AD, it’s not true. I’m sorry that your experience says otherwise

I feel this as well. Women in the workplace are exceptionally difficult for me to work with. Especially as supervisors. It seems like everything is a challenge against them. I wish we would empower each other and not cut each other down. (This is not all woman of course but most in my experience).


I find this laughable because at my job we always joke that we have a ranking system of who is most emotional to least emotional and the men are always and by far the most emotional and the women are least emotional.


I am very displeased to put it mildly at some of the comments. I have been in a very male dominated tech field for 20+ years. And a better half of that time in a management and leadership roles. To read that HR person thinks that females are under-performers compare to male colleagues is shocking. We all have different styles of work. And yes, women work differently than men. But boy have I seen lazy men, more drama came from male tech guys that I can care for. Gossip in the tech field is huge, and not driven by women. Have you ever been to any of the conferences where everyone knows everyone or through someone?! Should we keep generalizing?! I think at some point, and maybe it is my age showing, you have to learn how to deal with each individual person, regardless of gender. You do not want a particular person on your team, learn to say ‘no’ - you are HR. You should be equipped to do it better than anyone else. Have you though how they feel having you as a female on their team - same idea. It is 2021 and we have to work with each other as women, and there are more of us in a tech field now (thank god) I came from a society where women always worked. I have never heard that girls are somehow think different - e.g. not good at math or not as logical as boys. It is all learned thinking. I see only individual performance. Of she/he is bringing up not fact based ‘emotional’ arguments, it is your responsibility to stick to the performance facts to backup your decision.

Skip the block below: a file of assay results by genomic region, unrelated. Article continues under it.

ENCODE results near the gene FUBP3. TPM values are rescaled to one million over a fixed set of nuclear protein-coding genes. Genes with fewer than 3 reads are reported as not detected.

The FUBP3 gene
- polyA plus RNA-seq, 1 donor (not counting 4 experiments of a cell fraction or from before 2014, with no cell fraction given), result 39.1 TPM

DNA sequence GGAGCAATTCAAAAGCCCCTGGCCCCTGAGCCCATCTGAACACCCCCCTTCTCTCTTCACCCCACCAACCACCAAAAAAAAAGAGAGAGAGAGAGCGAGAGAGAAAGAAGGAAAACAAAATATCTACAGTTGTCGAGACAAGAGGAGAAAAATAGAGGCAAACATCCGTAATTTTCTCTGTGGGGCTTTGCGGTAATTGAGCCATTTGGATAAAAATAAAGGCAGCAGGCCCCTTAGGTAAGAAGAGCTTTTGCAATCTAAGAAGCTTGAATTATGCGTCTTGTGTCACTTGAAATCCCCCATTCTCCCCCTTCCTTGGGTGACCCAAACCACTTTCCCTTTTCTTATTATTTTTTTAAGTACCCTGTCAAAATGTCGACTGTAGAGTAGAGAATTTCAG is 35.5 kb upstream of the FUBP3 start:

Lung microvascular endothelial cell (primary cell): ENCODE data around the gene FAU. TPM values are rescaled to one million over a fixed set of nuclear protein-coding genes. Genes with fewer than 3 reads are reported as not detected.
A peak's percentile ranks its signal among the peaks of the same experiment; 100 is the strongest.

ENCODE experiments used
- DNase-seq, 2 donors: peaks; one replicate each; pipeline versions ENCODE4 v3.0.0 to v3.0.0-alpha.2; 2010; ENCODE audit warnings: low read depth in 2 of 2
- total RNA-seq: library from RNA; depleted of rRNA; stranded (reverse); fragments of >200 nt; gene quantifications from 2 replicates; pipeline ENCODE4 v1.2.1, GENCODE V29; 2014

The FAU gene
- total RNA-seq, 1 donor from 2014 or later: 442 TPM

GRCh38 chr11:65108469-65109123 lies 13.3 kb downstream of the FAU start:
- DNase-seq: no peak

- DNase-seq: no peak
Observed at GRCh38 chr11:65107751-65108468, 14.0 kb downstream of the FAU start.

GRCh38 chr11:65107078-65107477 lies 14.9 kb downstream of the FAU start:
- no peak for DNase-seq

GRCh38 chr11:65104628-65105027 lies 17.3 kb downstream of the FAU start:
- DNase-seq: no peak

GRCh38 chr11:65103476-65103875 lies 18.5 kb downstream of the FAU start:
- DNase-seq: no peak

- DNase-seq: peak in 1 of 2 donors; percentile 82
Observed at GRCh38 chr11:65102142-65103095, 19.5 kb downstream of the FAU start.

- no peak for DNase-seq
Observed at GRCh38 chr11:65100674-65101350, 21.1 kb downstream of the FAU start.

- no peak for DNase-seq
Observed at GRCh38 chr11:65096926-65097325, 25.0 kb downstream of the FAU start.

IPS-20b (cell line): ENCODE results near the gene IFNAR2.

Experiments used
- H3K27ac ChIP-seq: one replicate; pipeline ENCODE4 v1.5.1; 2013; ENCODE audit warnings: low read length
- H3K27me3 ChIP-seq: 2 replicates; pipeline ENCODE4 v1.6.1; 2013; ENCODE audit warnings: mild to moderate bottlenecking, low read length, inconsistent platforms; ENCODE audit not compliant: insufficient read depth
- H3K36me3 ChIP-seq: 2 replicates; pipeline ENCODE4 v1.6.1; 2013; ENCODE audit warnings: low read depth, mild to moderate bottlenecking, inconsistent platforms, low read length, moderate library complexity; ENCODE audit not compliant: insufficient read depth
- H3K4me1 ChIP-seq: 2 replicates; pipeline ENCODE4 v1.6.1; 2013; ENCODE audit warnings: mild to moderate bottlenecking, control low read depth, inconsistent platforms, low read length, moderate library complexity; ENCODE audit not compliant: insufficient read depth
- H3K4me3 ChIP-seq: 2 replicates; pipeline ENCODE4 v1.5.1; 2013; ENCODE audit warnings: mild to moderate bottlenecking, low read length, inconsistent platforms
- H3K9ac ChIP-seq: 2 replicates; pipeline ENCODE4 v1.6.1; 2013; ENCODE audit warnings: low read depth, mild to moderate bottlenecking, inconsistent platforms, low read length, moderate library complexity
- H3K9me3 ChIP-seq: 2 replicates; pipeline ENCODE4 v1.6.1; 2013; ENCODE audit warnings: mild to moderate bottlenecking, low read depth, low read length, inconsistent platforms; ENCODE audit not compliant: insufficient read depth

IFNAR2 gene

I agree with you and have had the same experience. Not with all women of course. I am put myself in the bundle at times too.


“DEI conversations” you host sound like struggle sessions in the CCR. Yikes


What is CCR?

P.S. To be honest, I often use fishbowl to test-run controversial topics before DEI conversations with various groups of employees. People are more argumentative and direct on anonymous mode, so it helps me to prep better.

If you consistently have difficulty working with one gender over another, or have difficulty developing and maintaining relationships with one gender over another, you need to explore what about yourself is causing that issue. Look inward, not outward. People are diverse and varied regardless of gender. Your question tells me more about your own perceptions, biases and challenges with women than it does about women as a whole.

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How many first year analysts here started as interns? What did you guys do to get those jobs?


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Living it up in the city.

Testing for sound!

Maybe we should implement something like automatic posts refresh? I got a notification about "someone like mypost" but it isn't displaying at the post title...


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It took a semester in college to become a domain expert on a topic. It takes 4 weeks here.


It's a little too early in the project to be receiving an ALL CAPS email. Especially on a weekend.


Working the politics on a project where the client has some internal beefs going on between some stakeholders. I’m essentially being asked to take sides. Not sure how to engage or disengage?


What happens to the soaps and toiletries that I don't "steal" from the hotel?


I always forget how stupid the average American is until I'm surrounded by them at the airport 😠


Don't you guys sometimes wish you could just tell your client counterpart to "fuck off" 😕


Actually think I'm one of like 10 Accenture peeps who comments on here